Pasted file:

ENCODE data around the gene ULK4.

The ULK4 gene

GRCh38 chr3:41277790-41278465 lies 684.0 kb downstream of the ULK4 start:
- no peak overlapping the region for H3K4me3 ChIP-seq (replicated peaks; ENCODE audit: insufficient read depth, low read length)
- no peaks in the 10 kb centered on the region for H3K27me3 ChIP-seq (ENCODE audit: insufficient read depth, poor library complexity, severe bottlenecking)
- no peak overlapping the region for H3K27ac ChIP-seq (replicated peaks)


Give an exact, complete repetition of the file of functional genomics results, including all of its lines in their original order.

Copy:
ENCODE data around the gene ULK4.

The ULK4 gene

GRCh38 chr3:41277790-41278465 lies 684.0 kb downstream of the ULK4 start:
- no peak overlapping the region for H3K4me3 ChIP-seq (replicated peaks; ENCODE audit: insufficient read depth, low read length)
- no peaks in the 10 kb centered on the region for H3K27me3 ChIP-seq (ENCODE audit: insufficient read depth, poor library complexity, severe bottlenecking)
- no peak overlapping the region for H3K27ac ChIP-seq (replicated peaks)